Apart from Haiti, Guatemala has the worst literacy rate in the Western Hemisphere. Social and cultural prejudices show up plainly in national literacy statistics. While a wealthy male of European descent is certain to be literate, an impoverished Mayan girl has only a 30% chance of being able to read and write. Guatemala’s low levels of literacy are also the product of failing education systems and limited resources for learning. The World Bank reports that Guatemala spends just 3% of GDP on education, and because public education is not free, attendance figures are dismal with 75% of children dropping out before the 6th grade and only 10% reaching high school. Outlays for enrollment fees, uniforms, transportation and school supplies for just one child can cost half of a family’s annual income.
Within the greater fabric of Guatemala, Reading Village has focused its work on the most marginalized: rural and indigenous populations. At present, we operate within the Department of Sololá in five different partner communities. This province ranks among the nation’s lowest rates of school enrollment and advancement to the next grade. The consequences of this low educational achievement ripple out across society: 20% of the Sololá population suffers from chronic malnutrition, 43% of girls are physically stunted, 57% of the population lives in extreme poverty, and the majority of people have just one USD to spend on food every day.
Our programs develop local capacity by focusing on youth development and leadership to improve literacy, critical and creative thinking skills, higher levels of education, higher salaries upon graduating, opportunities for university studies and all the social, political and economic benefits associated with these achievements.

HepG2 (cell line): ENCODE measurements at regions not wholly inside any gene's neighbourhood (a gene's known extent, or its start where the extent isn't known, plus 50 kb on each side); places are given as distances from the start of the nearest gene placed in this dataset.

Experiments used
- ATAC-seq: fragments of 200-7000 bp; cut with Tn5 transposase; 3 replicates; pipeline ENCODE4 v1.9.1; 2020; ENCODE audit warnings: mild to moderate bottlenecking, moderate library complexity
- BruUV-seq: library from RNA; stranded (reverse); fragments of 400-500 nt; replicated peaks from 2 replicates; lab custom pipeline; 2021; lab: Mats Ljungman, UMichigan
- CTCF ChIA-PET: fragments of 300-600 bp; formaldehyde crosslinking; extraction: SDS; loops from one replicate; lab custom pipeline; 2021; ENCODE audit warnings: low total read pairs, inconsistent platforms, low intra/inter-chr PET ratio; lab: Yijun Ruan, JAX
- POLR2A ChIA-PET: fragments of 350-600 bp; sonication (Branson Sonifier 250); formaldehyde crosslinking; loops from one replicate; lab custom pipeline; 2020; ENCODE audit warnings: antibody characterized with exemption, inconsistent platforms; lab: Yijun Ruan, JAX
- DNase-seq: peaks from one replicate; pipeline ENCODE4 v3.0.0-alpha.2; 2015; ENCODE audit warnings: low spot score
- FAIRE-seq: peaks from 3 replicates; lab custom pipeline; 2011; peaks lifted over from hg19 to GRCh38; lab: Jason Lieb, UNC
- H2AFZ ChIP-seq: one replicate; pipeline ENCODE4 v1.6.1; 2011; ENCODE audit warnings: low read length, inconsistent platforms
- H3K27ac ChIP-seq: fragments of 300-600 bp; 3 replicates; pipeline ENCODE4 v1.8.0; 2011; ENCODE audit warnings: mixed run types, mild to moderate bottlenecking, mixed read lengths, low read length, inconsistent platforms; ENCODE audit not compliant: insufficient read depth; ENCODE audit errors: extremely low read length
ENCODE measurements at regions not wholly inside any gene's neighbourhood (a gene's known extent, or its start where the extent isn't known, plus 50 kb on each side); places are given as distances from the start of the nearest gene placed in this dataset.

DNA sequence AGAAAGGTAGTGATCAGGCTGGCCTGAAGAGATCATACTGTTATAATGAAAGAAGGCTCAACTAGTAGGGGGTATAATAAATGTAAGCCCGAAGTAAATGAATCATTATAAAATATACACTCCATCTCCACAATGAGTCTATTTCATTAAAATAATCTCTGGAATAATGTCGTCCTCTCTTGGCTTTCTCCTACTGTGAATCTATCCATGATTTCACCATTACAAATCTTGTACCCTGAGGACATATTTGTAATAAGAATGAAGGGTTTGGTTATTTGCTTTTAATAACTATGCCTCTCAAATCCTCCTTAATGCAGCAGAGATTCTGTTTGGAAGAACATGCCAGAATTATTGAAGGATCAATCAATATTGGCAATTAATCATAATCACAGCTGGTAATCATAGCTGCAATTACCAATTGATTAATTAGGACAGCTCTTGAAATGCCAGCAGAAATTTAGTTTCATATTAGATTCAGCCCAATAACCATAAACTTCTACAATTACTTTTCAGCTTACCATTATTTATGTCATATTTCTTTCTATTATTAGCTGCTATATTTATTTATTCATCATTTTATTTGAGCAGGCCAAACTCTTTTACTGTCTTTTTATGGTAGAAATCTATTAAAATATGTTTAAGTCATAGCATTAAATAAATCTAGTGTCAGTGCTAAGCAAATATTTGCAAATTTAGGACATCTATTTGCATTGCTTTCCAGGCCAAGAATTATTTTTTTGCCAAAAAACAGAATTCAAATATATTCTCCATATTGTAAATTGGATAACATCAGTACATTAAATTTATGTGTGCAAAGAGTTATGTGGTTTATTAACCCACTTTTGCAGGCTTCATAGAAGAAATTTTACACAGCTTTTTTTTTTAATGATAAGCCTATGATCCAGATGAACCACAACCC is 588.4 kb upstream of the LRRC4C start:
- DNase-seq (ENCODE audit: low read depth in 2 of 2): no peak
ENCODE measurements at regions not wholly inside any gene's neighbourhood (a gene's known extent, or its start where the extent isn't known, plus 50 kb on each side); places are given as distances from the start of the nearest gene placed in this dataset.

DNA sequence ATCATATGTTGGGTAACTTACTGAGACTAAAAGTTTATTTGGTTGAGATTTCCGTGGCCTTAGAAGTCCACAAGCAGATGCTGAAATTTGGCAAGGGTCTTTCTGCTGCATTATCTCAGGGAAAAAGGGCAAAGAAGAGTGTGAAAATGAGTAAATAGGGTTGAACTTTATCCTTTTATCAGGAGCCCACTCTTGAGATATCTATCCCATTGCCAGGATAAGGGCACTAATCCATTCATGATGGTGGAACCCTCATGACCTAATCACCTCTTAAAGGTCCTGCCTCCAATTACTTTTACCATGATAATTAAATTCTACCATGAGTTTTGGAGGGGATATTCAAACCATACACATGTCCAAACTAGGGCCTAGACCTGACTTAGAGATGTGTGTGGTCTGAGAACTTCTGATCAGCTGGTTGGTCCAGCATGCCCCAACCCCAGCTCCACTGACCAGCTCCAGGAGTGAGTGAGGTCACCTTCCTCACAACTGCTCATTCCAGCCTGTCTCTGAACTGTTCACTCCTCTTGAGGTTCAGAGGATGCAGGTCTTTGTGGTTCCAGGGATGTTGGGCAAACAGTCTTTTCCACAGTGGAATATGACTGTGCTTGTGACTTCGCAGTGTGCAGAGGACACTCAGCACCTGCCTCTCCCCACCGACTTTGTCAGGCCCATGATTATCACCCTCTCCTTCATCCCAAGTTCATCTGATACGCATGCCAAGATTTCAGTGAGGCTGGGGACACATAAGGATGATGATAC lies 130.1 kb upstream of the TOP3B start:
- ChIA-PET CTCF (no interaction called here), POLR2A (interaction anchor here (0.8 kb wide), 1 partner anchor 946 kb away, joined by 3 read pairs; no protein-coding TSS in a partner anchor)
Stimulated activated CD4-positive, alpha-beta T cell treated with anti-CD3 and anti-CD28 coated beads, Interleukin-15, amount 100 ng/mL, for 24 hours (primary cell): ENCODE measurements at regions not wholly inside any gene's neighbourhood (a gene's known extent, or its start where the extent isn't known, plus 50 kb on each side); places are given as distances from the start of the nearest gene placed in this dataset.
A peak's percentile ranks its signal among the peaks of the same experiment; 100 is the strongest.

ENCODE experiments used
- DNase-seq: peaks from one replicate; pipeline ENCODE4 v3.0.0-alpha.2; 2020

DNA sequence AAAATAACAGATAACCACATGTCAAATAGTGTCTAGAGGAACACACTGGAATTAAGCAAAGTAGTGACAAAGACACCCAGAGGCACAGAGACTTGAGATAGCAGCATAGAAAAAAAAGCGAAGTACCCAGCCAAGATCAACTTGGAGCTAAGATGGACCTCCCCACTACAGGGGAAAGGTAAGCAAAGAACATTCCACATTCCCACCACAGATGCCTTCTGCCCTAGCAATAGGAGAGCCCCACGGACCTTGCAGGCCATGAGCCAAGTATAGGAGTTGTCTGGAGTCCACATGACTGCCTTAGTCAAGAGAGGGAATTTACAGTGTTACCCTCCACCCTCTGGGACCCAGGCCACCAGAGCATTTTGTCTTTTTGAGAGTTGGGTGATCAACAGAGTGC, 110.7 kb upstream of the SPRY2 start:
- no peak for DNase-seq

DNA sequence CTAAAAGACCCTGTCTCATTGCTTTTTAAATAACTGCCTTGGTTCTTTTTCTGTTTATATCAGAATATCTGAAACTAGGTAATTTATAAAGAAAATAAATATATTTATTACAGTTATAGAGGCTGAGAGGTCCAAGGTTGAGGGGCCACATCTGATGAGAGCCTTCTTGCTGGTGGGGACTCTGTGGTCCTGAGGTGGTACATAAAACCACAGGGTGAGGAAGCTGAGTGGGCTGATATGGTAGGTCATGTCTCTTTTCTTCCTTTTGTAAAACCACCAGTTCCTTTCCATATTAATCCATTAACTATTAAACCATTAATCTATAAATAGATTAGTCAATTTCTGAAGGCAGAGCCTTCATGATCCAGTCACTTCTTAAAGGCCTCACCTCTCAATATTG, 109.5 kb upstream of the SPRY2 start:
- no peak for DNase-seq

Our core program is called Leaders and Readers. Over the last year we have expanded our reach to 5 communities and now have 100 teens providing reading services to over 4500 elementary school children on a daily basis.
The Leaders and Readers program activities include providing high school scholarships for teens, 15 leadership development and training workshops during the course of the year, and personal mentoring. We also hold an annual retreat that brings together the teens from all five communities, we organize field trips that expose the teens to other teen leaders and other community development projects and we provide guidance from our staff as the teens undertake their own community development projects.
The teens deliver at least three hours of reading promotion activities each week with younger children in their communities as part of the program. Some teens provide extra reading activities to interested neighbors of all ages at different times in the week. They also host small groups of Reading Village supporters once a year during our annual Learning Journey which gives our supporters the unique opportunity to see the direct impact of their partnership by visiting the teens in their villages and getting to know them, their experiences as Reading Village youth leaders and their way of life. This unique cultural exchange helps the teens to feel seen and appreciated for their work and culture as people come from thousands of miles away just to be with them. In addition, on average our teens family incomes increase by over 98% after participating in our program. We are truly eradicating poverty 1 teen and family at a time. We invite you to join us on this critical mission.